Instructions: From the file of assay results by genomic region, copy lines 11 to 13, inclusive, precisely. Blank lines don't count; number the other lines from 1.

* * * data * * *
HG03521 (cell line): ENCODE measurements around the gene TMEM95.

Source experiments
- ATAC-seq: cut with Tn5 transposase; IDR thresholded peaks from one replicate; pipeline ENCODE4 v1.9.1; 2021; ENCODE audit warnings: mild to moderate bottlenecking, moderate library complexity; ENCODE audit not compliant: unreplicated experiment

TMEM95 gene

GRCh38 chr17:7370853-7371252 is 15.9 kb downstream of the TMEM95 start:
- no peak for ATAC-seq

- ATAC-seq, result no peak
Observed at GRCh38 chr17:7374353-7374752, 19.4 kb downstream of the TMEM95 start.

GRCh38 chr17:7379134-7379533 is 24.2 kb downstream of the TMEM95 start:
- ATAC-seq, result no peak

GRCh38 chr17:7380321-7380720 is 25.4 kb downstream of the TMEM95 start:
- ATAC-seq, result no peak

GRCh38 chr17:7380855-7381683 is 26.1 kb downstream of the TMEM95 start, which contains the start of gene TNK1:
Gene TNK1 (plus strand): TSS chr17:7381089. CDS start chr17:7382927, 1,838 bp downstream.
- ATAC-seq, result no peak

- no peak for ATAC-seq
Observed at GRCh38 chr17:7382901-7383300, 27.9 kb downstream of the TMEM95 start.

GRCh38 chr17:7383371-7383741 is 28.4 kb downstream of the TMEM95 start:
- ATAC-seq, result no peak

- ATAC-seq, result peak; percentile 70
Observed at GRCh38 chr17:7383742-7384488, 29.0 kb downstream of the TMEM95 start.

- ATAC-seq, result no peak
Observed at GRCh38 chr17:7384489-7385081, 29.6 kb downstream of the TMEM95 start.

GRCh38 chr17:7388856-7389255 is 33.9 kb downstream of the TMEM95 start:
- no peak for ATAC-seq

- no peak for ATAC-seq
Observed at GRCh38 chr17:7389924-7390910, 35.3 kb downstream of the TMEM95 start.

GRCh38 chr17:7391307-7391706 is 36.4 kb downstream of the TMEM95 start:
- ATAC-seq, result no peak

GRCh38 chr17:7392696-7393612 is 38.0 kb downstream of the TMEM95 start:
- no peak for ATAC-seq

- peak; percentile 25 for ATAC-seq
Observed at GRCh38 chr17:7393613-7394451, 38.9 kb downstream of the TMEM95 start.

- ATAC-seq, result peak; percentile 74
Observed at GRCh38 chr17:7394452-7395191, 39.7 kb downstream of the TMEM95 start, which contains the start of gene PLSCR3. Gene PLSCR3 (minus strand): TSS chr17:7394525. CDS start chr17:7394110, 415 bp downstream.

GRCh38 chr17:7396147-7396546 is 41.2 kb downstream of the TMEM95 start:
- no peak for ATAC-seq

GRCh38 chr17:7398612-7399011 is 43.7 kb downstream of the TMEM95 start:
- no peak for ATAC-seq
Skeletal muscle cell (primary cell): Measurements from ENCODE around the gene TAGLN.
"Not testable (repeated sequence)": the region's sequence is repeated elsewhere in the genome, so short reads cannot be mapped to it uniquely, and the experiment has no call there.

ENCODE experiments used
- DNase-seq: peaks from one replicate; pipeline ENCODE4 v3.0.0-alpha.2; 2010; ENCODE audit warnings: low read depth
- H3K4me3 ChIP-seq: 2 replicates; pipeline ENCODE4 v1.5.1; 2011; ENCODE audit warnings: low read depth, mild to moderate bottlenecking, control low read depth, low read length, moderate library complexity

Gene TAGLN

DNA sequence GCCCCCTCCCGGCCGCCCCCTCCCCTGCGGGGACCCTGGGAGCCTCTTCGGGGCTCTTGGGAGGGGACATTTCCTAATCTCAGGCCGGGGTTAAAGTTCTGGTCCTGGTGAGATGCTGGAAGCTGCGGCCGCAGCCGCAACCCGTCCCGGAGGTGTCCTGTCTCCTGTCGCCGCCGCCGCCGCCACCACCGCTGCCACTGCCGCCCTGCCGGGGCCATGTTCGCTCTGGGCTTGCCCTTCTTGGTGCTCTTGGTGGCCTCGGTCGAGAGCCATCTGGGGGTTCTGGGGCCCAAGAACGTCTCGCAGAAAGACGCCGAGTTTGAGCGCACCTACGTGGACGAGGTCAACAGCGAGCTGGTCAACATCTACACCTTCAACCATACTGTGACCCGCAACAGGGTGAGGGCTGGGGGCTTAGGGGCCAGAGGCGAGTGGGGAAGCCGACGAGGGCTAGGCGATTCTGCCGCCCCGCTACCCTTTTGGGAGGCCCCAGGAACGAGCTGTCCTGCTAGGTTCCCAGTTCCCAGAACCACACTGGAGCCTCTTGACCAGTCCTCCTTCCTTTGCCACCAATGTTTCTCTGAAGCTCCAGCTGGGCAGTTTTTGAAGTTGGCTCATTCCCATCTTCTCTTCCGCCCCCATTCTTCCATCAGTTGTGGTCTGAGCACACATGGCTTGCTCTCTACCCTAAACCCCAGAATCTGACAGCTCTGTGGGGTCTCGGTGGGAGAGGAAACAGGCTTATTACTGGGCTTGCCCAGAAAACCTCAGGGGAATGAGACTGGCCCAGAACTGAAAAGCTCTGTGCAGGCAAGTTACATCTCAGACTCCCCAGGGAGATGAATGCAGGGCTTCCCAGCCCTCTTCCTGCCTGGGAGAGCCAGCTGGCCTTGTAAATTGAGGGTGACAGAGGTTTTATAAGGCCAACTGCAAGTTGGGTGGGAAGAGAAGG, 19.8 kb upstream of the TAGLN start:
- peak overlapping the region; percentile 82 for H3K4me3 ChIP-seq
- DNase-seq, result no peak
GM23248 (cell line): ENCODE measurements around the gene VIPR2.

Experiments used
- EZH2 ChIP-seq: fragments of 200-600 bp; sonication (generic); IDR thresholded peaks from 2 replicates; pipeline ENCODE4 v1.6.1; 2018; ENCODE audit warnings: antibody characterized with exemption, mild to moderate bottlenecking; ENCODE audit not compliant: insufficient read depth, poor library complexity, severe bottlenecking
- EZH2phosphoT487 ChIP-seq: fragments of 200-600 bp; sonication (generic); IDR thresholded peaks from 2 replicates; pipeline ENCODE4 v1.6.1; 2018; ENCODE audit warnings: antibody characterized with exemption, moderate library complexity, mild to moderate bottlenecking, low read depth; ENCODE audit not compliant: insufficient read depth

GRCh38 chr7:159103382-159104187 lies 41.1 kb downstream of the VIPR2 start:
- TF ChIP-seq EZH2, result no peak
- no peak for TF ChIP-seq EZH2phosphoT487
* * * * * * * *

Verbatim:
GRCh38 chr17:7380321-7380720 is 25.4 kb downstream of the TMEM95 start:
- ATAC-seq, result no peak

GRCh38 chr17:7380855-7381683 is 26.1 kb downstream of the TMEM95 start, which contains the start of gene TNK1: